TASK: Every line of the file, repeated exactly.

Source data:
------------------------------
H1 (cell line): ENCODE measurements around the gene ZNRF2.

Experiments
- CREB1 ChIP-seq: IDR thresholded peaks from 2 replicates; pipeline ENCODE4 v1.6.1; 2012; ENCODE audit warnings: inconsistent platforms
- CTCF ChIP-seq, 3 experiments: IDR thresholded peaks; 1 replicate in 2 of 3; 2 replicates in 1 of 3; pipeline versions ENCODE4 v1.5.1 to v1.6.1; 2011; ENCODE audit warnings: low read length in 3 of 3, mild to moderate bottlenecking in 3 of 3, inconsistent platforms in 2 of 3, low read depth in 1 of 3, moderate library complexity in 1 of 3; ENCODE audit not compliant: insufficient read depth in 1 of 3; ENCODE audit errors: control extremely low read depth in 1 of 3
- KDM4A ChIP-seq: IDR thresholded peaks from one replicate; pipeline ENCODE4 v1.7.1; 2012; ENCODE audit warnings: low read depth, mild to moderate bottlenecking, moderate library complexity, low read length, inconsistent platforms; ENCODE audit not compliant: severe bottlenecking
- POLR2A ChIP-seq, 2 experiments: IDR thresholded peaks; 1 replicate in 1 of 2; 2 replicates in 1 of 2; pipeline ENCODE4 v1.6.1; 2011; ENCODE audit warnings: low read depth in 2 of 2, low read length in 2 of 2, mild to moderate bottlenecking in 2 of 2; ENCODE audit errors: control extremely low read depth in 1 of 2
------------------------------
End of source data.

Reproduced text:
H1 (cell line): ENCODE measurements around the gene ZNRF2.

Experiments
- CREB1 ChIP-seq: IDR thresholded peaks from 2 replicates; pipeline ENCODE4 v1.6.1; 2012; ENCODE audit warnings: inconsistent platforms
- CTCF ChIP-seq, 3 experiments: IDR thresholded peaks; 1 replicate in 2 of 3; 2 replicates in 1 of 3; pipeline versions ENCODE4 v1.5.1 to v1.6.1; 2011; ENCODE audit warnings: low read length in 3 of 3, mild to moderate bottlenecking in 3 of 3, inconsistent platforms in 2 of 3, low read depth in 1 of 3, moderate library complexity in 1 of 3; ENCODE audit not compliant: insufficient read depth in 1 of 3; ENCODE audit errors: control extremely low read depth in 1 of 3
- KDM4A ChIP-seq: IDR thresholded peaks from one replicate; pipeline ENCODE4 v1.7.1; 2012; ENCODE audit warnings: low read depth, mild to moderate bottlenecking, moderate library complexity, low read length, inconsistent platforms; ENCODE audit not compliant: severe bottlenecking
- POLR2A ChIP-seq, 2 experiments: IDR thresholded peaks; 1 replicate in 1 of 2; 2 replicates in 1 of 2; pipeline ENCODE4 v1.6.1; 2011; ENCODE audit warnings: low read depth in 2 of 2, low read length in 2 of 2, mild to moderate bottlenecking in 2 of 2; ENCODE audit errors: control extremely low read depth in 1 of 2